What You'll Learn
  • Build personal and professional alignment before you talk about the issues
  • Find affiliations
  • The secret to getting to know a person is to build affiliations with them
  • Discovering connections nourishes growth in a relationship
  • In many cultures, business is conducted only with people known and trusted
  • You cannot lose by taking the time to build a relationship

Build personal and professional alignment before you talk about the issues. You can use these reference points throughout the negotiation and the relationship to initiate conversations, emails and phone calls, and to interject humanity in stressful encounters.

Find Affiliations

Ultimately you are not negotiating with a company or organization. You are negotiating with a person – only people negotiate. The secret to getting to know a person is to build affiliations with them. Affiliations are the connections we have with others that provide areas of commonality.

Find the connections you have in common professionally and personally. Taking time to discover connections between you and your negotiating counterpart nourishes your conversation for growth in the relationship.


  • It is best at an early stage in the relationship to avoid topics that can just as easily cripple your rapport as build it. As the relationship deepens you will know whether these types of issues are areas of alignment for you and the other side or areas of stark difference, and you will know if they are likely to be helpful or hurtful to the conversation.

Common areas of affiliations

  • Birthplace
  • Universities attended
  • Sports
  • Weather and traffic
  • Travel nightmares (delayed planes; lost luggage; no taxis)
  • Children
  • Hobbies (e.g., cooking, skiing, theatre, etc.)
  • Holiday plans
  • Books
  • Culture, religion, politics, history

Affiliations Example

Jeri and Seek Yu work in the same company. Jeri directs IT services, and Seek Yu is an account manager. They are meeting to work out how IT will handle the company's number three customer's latest application need. The following conversation begins after a few comments about the rain and the company's surprising stock price swing.

Jeri:

Did I hear that you were an attorney before you switched to Client Services?

Seek Yu:

Yes, I was a litigator. It was fun, but so acrimonious. I much prefer this work. I used these applications as an attorney, so I can really understand what our clients need.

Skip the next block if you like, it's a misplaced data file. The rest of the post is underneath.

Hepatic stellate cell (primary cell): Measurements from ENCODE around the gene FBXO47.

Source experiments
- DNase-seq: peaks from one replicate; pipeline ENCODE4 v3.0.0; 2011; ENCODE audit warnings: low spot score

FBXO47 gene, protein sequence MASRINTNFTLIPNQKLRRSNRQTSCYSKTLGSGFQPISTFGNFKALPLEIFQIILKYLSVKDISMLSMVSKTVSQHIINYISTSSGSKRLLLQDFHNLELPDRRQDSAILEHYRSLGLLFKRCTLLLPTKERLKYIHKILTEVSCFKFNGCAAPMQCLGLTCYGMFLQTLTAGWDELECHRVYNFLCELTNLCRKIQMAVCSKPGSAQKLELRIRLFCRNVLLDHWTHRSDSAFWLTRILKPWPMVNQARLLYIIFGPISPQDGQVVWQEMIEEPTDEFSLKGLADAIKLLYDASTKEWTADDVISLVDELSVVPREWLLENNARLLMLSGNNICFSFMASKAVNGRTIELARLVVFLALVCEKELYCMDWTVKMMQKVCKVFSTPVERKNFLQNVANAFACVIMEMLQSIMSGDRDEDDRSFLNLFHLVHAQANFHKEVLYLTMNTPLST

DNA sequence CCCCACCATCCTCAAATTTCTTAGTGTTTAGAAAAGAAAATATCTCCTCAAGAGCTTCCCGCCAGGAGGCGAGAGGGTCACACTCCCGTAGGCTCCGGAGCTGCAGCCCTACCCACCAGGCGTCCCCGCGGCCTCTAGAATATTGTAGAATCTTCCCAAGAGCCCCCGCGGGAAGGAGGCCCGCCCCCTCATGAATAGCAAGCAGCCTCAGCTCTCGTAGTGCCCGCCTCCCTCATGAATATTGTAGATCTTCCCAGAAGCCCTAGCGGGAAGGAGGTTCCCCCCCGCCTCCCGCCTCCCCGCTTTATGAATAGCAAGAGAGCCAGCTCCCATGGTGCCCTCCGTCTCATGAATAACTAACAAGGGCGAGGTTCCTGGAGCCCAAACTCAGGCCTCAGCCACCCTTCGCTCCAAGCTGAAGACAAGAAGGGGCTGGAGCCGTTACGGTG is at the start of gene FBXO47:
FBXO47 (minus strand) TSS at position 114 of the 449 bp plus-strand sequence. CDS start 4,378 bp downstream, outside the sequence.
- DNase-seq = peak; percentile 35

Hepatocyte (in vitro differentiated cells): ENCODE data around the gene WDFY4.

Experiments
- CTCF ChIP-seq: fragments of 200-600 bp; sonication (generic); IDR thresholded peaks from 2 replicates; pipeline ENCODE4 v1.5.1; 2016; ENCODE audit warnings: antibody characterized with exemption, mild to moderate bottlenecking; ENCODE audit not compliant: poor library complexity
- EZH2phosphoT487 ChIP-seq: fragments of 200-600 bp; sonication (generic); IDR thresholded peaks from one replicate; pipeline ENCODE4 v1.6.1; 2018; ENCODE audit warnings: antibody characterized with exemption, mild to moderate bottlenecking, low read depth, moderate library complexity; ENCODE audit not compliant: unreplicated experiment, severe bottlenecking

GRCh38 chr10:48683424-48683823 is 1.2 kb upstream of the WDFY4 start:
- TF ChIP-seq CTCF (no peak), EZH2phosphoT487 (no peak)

Jeri:

Where were you an attorney?

Seek Yu:

In New York, at a trademark law firm you’ve probably never heard of.

Jeri:

What a coincidence. My brother’s a trademark attorney in New York. I’ll bet he knows the firm. So what got you to move to Philadelphia?

Seek Yu:

I was down here twice a month for special chiropractic treatments for my back and found it a more livable city. So this fit was perfect for me.

Jeri:

Back problems? Me too. I have a slipped disc that goes out of whack every once in a while. See this ergonomic desk chair I got? With a doctor’s note about what I needed, the company purchased a special chair to support my back. Not one slip since!

Seek Yu:

Really? Can I try it out?

Jeri:

Tell you what? If you can make my life a little easier on this application deadline, I’ll give you my chair. Now, tell me about the client’s needs so we can start thinking about this project.


  • Practice finding affiliations: Try it with a restaurant manager, your child's teacher, taxi cab driver. Who else?
  • Add the personal touch to those email and phone calls as well. Open every email with a pleasant sentence (i.e., "Hope this note finds you well", "Glad we had time last week to cover so much", "I was thinking about that vacation you were headed off to; you'll have to fill me in next time we meet.") Soften them up before you press on with business.

How much time to spend on building rapport?

As much as it takes. But keep perspective.

Take the amount of time that makes sense for the result you want. Will you always be dealing with the same person, or will they change regularly? Are you forging a new supply channel on another continent? Is this one of 20 new customers a month you are closing? Will the exchange lead up to several bargaining sessions, or are the issues minimal?

The idea is to keep the amount of time you spend on building rapport at any one session in proportion to the situation and desired relationship. How much time is spent in the Warm Up depends on four main factors:

  1. Stage of the relationship (new, renewed, long established)
  2. Anticipated difficulty of the issues
  3. Amount of information you still don't know or are assuming
    More unknowns = More rapport needed
  4. Culture

Culture Can Matter

In many relationship-oriented cultures, business is conducted only with people known and trusted. Period. So they cannot do business with you until you go through the rituals of Exchange. Depending on the culture and the stage of the relationship, this could take hours, weeks or months.

In many relationship-oriented cultures, such as Asia, Africa, Latin America and the Middle East, building rapport is an essential step before any negotiation begins. You may have experienced or heard entertaining stories where fast-paced Western negotiators reluctantly socialized for hours, even days, with the other side. They became frustrated by the lack of business-related talk over fabulous but extravagant meals. Similarly, those who value relationships more than contracts are frustrated by an approach of "let's get down to business" urged by those from more task-oriented cultures. In most cases, you want to find a way to honor the cultural norms of both parties.

In the Exchange Stage of a negotiation, you cannot lose by taking the time to build a relationship.


  • If you become too comfortable you may over-disclose unnecessary information about your interests and position.